H1 A 2/20/17 2390.88423
H2 A 2/20/17 2393.39207
T1 A 2/20/17 2367.78791
T2 A 2/20/17 2319.39360
T3 A 2/20/17 2309.88602
T4 A 2/20/17 2287.72108
T5 A 2/20/17 2336.14773
T6 A 2/20/17 2298.36327
H1 A 3/20/17 2870.73309
H2 A 3/20/17 2760.49972
T1 A 3/20/17 2930.29308
T2 A 3/20/17 2925.95472
T3 A 3/20/17 2896.55123
T4 A 3/20/17 2769.72514
T5 A 3/20/17 2743.33934
T6 A 3/20/17 2727.94064
H1 A 4/4/17 2770.20971
H2 A 4/4/17 2656.27437
T1 A 4/4/17 2801.77913
T2 A 4/4/17 2822.51611
T3 A 4/4/17 2800.87387
T4 A 4/4/17 2584.60933
T5 A 4/4/17 2645.37017
T6 A 4/4/17 2604.22677

Well, it certainly looks like there’s some variation across the experiment. It’s likely that all remaining samples will need to be processed. Will pass along data to Yaamini for her to evaluate.

Assembly – SparseAssembler (k 111) on Geoduck Sequence Data

Continuing to try to find the best kmer setting to work with SparseAssemlber after the last attempt failed due to a kmer size that was too large (k 131; which happens to be outside the max kmer size [127] for SparseAssembler), I re-ran SparseAssembler with an arbitrarily selected kmer size < 131 (picked k 111).

The job was run on our Mox HPC node.

Results:

Output folder:

Slurm output file:

This failed with the following error message:

Error! K-mer size too large!

Well, this is disappointing. Not entirely sure why this is the case, as it’s below the max kmer setting for SparseAssembler. However, I’m not terribly surprised, as this happened previously (only using NovaSeq data) with a kmer setting of 117.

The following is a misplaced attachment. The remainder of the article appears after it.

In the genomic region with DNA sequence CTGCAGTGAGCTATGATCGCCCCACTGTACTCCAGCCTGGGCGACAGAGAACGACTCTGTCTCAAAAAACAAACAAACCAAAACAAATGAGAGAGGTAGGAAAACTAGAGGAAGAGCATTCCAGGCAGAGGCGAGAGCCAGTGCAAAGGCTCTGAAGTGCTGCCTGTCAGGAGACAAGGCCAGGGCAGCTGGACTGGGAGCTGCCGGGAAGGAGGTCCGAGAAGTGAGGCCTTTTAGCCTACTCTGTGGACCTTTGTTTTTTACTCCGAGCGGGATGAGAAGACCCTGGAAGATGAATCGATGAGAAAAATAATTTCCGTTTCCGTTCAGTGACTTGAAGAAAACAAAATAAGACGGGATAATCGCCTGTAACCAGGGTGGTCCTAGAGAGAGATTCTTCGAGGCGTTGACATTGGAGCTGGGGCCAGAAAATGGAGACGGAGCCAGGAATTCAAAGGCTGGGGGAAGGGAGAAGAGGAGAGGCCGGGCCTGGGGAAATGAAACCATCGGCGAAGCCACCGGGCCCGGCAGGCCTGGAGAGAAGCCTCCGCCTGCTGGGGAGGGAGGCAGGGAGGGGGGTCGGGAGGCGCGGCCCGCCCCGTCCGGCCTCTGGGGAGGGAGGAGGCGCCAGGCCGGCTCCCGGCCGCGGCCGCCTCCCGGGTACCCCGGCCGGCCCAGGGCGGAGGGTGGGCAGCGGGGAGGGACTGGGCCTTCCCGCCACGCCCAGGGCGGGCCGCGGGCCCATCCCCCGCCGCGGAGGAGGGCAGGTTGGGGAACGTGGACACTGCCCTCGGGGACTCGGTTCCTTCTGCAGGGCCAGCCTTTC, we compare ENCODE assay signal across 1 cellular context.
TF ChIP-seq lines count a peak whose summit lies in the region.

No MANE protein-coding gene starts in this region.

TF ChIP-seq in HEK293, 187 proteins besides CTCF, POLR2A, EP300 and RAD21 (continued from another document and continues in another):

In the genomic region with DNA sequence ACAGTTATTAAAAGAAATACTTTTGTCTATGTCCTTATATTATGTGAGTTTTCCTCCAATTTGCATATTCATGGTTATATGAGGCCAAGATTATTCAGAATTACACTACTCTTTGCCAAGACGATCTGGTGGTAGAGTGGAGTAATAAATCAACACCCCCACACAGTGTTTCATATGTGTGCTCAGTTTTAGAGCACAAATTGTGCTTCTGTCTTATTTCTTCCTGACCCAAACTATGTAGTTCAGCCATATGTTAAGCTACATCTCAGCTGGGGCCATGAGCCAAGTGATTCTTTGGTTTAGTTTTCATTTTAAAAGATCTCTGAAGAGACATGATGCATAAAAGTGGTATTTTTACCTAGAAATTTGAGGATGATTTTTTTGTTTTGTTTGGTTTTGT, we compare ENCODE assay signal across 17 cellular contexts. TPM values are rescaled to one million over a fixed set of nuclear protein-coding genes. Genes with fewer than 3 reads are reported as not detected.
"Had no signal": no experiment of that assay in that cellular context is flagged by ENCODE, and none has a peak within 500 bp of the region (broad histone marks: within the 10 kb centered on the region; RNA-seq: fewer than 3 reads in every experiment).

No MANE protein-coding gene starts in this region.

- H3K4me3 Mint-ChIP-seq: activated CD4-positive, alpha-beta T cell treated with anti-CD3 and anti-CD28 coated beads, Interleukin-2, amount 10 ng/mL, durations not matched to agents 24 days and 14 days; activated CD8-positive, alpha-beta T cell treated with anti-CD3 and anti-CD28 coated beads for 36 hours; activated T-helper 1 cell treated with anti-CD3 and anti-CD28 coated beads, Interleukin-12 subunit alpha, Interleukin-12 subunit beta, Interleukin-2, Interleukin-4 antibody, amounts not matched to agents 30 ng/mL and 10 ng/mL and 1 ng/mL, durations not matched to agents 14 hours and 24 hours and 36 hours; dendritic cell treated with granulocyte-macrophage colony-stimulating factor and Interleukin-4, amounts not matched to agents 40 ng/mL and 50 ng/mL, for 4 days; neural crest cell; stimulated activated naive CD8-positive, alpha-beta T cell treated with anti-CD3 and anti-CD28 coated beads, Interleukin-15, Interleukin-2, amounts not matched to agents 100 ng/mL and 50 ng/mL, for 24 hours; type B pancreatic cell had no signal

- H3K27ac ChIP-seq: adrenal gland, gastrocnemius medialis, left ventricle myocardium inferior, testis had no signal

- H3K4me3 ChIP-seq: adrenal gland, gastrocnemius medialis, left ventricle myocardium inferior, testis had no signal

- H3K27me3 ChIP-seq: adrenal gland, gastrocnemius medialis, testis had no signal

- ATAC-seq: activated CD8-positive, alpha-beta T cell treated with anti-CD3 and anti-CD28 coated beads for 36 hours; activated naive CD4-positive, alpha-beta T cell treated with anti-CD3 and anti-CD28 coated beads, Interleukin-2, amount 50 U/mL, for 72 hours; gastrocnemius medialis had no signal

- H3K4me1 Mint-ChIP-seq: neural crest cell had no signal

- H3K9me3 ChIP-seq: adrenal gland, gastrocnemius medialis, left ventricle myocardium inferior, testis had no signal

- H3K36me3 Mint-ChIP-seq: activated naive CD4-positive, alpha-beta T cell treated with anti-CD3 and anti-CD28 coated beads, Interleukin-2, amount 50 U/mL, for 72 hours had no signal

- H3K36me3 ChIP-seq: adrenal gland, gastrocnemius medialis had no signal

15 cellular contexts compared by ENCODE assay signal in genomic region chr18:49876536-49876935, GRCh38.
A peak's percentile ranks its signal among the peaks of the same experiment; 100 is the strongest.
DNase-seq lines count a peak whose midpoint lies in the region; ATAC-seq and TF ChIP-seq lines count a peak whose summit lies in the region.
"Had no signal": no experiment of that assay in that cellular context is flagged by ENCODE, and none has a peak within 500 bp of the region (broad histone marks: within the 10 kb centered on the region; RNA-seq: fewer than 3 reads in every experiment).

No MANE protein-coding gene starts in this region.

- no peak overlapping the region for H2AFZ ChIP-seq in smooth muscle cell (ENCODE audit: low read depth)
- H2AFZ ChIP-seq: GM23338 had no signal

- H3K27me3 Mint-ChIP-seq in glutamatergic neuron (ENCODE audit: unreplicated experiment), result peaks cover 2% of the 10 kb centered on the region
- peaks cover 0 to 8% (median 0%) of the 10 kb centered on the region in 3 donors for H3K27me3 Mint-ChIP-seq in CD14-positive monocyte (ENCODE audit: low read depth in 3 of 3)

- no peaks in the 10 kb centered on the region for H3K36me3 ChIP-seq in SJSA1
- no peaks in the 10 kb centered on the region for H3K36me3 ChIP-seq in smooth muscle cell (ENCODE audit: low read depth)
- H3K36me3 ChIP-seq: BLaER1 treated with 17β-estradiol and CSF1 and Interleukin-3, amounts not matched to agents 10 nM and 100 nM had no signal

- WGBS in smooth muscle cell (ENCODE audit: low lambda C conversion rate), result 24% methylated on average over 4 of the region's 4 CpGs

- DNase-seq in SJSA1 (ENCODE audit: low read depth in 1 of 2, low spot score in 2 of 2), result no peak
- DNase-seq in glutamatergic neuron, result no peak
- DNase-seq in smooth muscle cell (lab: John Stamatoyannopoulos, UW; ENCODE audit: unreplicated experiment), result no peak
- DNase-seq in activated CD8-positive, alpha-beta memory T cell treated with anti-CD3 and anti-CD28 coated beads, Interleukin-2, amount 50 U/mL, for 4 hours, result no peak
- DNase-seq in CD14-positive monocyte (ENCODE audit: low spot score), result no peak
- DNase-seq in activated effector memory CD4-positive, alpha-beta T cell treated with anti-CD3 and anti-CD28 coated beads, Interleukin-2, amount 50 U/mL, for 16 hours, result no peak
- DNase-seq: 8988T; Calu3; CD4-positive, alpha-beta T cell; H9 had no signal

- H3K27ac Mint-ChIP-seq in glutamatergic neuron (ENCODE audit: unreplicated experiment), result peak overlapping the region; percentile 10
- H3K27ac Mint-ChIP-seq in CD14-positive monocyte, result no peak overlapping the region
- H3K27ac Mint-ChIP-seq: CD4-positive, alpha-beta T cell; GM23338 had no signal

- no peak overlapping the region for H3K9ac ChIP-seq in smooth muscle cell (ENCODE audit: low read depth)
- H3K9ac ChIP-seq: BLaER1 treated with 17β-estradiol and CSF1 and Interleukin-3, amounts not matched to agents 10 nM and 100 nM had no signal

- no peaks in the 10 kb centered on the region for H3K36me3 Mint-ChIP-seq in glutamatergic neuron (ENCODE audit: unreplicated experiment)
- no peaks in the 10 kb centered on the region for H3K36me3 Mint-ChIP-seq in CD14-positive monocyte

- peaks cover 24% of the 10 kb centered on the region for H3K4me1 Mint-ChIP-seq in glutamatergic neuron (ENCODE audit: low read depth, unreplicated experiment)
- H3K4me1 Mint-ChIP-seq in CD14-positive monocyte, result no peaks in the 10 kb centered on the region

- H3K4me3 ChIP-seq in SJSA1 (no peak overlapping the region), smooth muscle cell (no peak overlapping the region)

I’ve posted an issue on the kmergenie GitHub page; we’ll see what happens.

Assembly – SparseAssembler (k 131) on Geoduck Sequence Data

After some runs with kmergenie, I’ve decided to try re-running SparseAssembler using a kmer setting of 131.

The job was run on our Mox HPC node.

Results:

Output folder:

Slurm output file:

This failed with the following error message:

Error! K-mer size too large!

Looking into this, it’s because the maximum kmer size for kmergenie is 127! Doh!

It’d be nice if the program looked at that setting first before processign all the data files…

A bit disappointing, but I’ll give this a go with a lower kmer setting and see how it goes.

Data Management – Geoduck Phase Genomics Hi-C Data

We received sequencing/assembly data from Phase Genomics.

The data contains two assemblies, produced on two different dates.

All data is here: 20180421_geoduck_hi-c

All FASTQ files (four files; Geoduck_HiC*.gz) were copied to Nightingales:

MD5 checksums were verified and appended to the Nightingales checksum file:

Nightingales sequencing inventory was updated (Google Sheet):

The two assemblies (and assembly stats) they provided are here:

I’ve updated the project-geoduck-genome GitHub wiki with this info.